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Wednesday, 7 September 2011

Affiliate Marketing Point Twenty-Four

Affiliate Marketing Point 24: Read The Terms and Conditions

This is where a lot of affiliates fail. They simply don’t take the time to read through the terms and conditions, as well as the affiliate agreement. This is often called ‘fine print.’ Even if you have to squint or use a magnifying glass, make sure you read and understand every part of each of these legal documents.

The terms and conditions will most likely let you know the company’s policy regarding spam and/or the use of spam to promote their products, their tracking system, their liabilities, and what they will not be held legally responsible for – such as failure of the tracking system to track a sale. It should also tell you under what conditions you will be removed from the program, and what would give them the right to not pay you commissions that you have earned.

In most cases, you don’t need a lawyer to interpret these things for you. You can read through the terms and conditions and make sure that it is at the very least ‘standard.’ If there is anything within the terms and conditions that you do not understand, you should contact the company for clarification before you promote the product.

The affiliate agreement, on the other hand, simply states that you agree to the terms and conditions and that you understand them. The commission structure may be part of either the affiliate agreement or the terms and conditions. You should also be able to find out how and when commissions are paid in this information as well.

In most cases, you will have to check a box stating that you have read and understand the terms and conditions, and possibly the agreement, and that your submission of the sign up form is evidence of that.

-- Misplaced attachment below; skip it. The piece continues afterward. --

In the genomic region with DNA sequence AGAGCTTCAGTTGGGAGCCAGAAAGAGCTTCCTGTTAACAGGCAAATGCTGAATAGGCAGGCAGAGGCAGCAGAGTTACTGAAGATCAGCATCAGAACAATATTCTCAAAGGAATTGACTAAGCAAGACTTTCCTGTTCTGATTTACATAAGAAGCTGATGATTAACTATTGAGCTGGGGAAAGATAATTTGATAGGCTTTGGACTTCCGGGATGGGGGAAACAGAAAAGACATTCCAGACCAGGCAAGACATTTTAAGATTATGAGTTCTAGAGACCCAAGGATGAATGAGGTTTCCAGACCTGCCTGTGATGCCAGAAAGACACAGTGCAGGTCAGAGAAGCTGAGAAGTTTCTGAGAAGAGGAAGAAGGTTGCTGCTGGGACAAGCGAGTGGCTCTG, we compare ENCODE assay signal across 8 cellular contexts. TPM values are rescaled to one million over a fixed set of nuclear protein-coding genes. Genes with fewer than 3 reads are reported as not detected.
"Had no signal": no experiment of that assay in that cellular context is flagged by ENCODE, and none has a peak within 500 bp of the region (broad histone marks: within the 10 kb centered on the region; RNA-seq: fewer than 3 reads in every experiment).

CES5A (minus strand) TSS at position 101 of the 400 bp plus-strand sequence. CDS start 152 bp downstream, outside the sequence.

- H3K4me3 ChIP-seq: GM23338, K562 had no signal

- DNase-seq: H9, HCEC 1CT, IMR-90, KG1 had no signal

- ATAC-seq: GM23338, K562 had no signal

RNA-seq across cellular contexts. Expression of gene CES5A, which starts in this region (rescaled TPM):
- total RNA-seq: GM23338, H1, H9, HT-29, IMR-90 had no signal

Things that you really want to watch out for in these legal documents is the information that tells you why the company may not pay you. Not paying for the first x number of sales should give you reason to pause. A sale is a sale, whether it is the first or the tenth, and you should be compensated for all of them.

If you see that the company will not pay you until you’ve earned a large amount in commissions, this is also a cause to pause. It is realistic for a company to hold your commissions until your sales reach $25 or even $50. It costs the company money to issue checks, and when you consider paying a payroll department, the cost of mailing the check, bank fees, and the cost of the check itself, it isn’t reasonable to issue a check that costs more to issue than the company earned from the sales you made. But to withhold commissions until you’ve reached $500 or $1000 in commissions isn’t reasonable.

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